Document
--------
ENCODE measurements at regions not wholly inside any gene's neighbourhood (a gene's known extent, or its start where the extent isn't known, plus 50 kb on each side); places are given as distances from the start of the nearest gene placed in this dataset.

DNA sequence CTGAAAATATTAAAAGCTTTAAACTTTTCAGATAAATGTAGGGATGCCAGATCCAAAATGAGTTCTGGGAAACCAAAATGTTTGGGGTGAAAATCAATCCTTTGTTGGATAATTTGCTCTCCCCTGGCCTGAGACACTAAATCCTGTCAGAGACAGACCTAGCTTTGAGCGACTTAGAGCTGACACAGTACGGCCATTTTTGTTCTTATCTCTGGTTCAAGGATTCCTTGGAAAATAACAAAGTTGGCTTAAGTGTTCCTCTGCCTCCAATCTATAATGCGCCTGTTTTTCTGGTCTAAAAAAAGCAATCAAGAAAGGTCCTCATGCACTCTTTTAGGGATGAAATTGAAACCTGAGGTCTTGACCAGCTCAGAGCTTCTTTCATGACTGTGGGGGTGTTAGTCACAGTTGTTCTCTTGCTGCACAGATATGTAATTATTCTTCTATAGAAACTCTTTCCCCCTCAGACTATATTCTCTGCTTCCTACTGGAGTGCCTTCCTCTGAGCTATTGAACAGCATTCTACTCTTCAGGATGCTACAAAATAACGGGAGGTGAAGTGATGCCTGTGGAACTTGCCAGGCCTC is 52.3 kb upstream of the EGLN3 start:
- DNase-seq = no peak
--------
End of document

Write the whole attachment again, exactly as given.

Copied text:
ENCODE measurements at regions not wholly inside any gene's neighbourhood (a gene's known extent, or its start where the extent isn't known, plus 50 kb on each side); places are given as distances from the start of the nearest gene placed in this dataset.

DNA sequence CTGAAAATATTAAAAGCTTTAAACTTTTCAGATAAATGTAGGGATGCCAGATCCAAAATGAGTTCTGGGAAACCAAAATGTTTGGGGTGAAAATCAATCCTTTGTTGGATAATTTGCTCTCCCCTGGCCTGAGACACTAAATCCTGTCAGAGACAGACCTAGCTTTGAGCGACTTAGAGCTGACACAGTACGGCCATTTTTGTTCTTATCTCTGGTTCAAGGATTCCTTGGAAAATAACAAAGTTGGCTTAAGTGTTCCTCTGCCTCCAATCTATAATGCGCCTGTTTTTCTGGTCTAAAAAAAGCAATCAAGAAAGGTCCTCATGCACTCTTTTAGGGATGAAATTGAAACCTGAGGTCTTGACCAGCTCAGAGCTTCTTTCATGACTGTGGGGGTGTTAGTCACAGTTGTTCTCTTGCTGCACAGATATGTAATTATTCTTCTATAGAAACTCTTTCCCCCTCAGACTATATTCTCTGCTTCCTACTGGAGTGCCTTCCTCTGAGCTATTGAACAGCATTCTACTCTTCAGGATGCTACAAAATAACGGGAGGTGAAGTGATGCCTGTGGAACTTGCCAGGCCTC is 52.3 kb upstream of the EGLN3 start:
- DNase-seq = no peak